What’s in a name?

In our latest blog, newly appointed vice-chair of ECCR Fr Simon Cuff reflects on what’s in a name and what it really means to be the Ecumenical Council for Corporate Responsibility. 

These are exciting times for ECCR. Sarah has joined us as Executive Director. We have appointed a new part-time grant-writer. We are blessed with an excellent staff team driving our core purposes of education, action, advocacy, and engagement of individual Christians, churches, denominations, and with the corporations we were founded to hold to account. We are soon to be appointing a new chair to build on the legacy of our outgoing chair, who has overseen a transformative period in the life of ECCR. 

Transitions are a good time to reflect on foundations and core purpose. What does it mean for us to be the Ecumenical Council for Corporate Responsibility? ‘Ecumenism’ usually refers to efforts to unite and work across some of the divides that exist between different Christian groups and denominations. 

Towards the end of the twentieth century, the ecumenical movement flourished as traditional denominations sought stronger relationships and closer ties. In the twenty-first, ecumenism has sometimes been regarded outdated or irrelevant to a new Christian landscape which sees the flourishing of independent churches, growth of networks across denominations, and looser ties to traditional denominations on the part of individual Christians. 

In such a landscape, what does it mean for ECCR to be the Ecumenical Council for Corporate Responsibility? How do we live out the ecumenical aspect of our ‘charism’, the particular spiritual gift we have been given for the sake of the Church and the world? What does it mean to have a vocation to be ecumenical amidst the range of Christian groups that exist to promote justice so that it might roll down like waters and achieve more than the trickle-down stream currently allows?

We might be tempted to think our ‘ecumenical’ commitment is a sign of our legacy, a sign of our origin at the end of the twentieth century and our long history of holding corporations to account and inspiring Christian involvement in God’s work for justice in the world. 

A look at the roots of the word ‘ecumenical’ helps remind us of the centrality of ecumenism to our vocation. The word ‘ecumenical’ in its modern usage stems from its use to refer to all known Christian peoples, which in turn stems from its original meaning of ‘the whole known world’. It’s in this sense the term is used in Luke’s Gospel when a degree goes out from Caesar Augustus, that the whole known world should be taxed (Luke 2.10). The root of this term is oikos in Greek, meaning ‘house’ or ‘habitation’, so we can say that ecumenical originally meant something like ‘wherever people are known to live’.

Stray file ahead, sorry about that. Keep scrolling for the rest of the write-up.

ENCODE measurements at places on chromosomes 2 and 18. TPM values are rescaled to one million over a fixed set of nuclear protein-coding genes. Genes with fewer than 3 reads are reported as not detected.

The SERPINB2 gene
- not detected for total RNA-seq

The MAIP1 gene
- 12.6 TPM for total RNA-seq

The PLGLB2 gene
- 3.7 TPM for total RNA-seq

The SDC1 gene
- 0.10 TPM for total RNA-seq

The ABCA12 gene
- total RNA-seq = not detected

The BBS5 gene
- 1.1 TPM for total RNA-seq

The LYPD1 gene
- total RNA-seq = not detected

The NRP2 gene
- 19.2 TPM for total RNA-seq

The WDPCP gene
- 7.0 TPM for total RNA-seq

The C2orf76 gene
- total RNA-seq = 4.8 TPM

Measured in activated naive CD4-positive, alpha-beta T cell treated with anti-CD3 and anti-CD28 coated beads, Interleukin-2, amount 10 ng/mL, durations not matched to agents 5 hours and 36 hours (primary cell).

The same root, oikos, lies at the heart of another term we use today and is at the heart of our work at ECCR: ‘economy’. From this combination of the Greek words for ‘home’ and ‘management’ or ‘household affairs’, we get our word ‘economy’. It’s used in this sense in Luke 16.2-4 to describe the stewardship of the dishonest steward and elsewhere in Scripture to refer to the ‘economy’ of God which is entrusted to us as servants of the Gospel (e.g. 1 Cor 9.17). 

‘Ecumenism’ and ‘economy’ share this common root: ‘oikos’ or home. These threads point toward our vocation and the next stage of our life as ECCR. To be ‘ecumenical’ means we seek to engage the entire Christian community, individuals and churches from each and every denomination and Christian expression. 

To be ‘ecumenical’ means we recognise the global nature of many of the issues on which we seek to inspire action and encourage advocacy and the capacity to act alongside the poorest and marginalised, recognising that the impact of injustice reaches throughout ‘the whole known world

To be ‘ecumenical’ means we educate Christians to manage their household affairs and everyday finances to build up the common good, to make everyday economic choices contribute to a just global economy and the ‘economy’ of God to which we are called, to encourage corporations to be just stewards of resources and to hold them to account.  

To be ‘ecumenical’ means connecting each and every household of faith to the quest for justice which does not just trickle but runs down like waters across the entire global community and to each and every house and habitation. 

To be ‘ecumenical’ means each and every Christian has a part to play. Join us.

Fr Simon Cuff

Fr Simon Cuff

Fr Simon Cuff is a Tutor and Lecturer in Theology at St Mellitus College. He studied Philosophy and Theology and Jewish Studies at Oxford University. He has recently been appointed vice-chair of ECCR.

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